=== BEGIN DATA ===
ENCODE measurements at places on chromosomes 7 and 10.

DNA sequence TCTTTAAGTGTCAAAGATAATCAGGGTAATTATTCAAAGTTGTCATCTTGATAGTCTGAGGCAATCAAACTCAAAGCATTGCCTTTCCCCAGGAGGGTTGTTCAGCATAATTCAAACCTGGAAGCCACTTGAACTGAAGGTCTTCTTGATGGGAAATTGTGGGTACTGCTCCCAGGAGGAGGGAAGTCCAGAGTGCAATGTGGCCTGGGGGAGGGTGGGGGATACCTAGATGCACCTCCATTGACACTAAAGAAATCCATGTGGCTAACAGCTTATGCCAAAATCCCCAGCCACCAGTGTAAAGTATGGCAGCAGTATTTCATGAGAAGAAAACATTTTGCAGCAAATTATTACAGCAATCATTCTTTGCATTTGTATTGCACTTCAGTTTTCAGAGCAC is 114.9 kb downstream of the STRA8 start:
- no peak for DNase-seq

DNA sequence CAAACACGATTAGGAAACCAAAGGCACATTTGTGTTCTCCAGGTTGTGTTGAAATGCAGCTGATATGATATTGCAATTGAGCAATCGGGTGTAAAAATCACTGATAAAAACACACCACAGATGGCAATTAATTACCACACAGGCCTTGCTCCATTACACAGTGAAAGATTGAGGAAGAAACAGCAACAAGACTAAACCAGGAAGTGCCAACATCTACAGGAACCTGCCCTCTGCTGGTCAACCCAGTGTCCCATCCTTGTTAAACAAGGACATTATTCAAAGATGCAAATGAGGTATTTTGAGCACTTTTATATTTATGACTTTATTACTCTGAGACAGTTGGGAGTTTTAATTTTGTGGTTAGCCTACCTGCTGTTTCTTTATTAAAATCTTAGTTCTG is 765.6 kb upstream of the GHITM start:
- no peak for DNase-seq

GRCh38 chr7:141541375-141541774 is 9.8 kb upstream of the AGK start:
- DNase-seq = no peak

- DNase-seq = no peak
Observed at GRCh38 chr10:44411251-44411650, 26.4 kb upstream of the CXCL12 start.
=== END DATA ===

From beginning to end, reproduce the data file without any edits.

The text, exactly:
ENCODE measurements at places on chromosomes 7 and 10.

DNA sequence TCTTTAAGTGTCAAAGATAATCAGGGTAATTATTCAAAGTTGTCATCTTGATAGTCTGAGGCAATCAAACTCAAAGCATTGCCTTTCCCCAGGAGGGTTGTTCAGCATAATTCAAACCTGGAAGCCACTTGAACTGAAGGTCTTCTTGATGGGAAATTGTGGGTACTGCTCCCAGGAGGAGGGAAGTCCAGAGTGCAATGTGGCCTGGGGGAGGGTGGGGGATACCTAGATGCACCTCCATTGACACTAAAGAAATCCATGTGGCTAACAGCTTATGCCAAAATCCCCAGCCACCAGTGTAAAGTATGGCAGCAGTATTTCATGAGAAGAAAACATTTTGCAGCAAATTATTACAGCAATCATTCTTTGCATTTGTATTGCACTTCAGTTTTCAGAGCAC is 114.9 kb downstream of the STRA8 start:
- no peak for DNase-seq

DNA sequence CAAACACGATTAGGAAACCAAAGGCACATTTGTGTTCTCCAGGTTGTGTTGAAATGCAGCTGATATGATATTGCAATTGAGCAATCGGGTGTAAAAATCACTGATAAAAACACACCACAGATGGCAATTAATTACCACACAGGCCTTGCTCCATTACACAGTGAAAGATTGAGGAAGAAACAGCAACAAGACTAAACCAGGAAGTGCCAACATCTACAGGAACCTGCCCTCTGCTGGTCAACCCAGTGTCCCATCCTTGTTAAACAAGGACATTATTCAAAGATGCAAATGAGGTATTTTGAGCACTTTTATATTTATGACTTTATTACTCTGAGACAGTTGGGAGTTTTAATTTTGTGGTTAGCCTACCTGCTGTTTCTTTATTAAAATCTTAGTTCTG is 765.6 kb upstream of the GHITM start:
- no peak for DNase-seq

GRCh38 chr7:141541375-141541774 is 9.8 kb upstream of the AGK start:
- DNase-seq = no peak

- DNase-seq = no peak
Observed at GRCh38 chr10:44411251-44411650, 26.4 kb upstream of the CXCL12 start.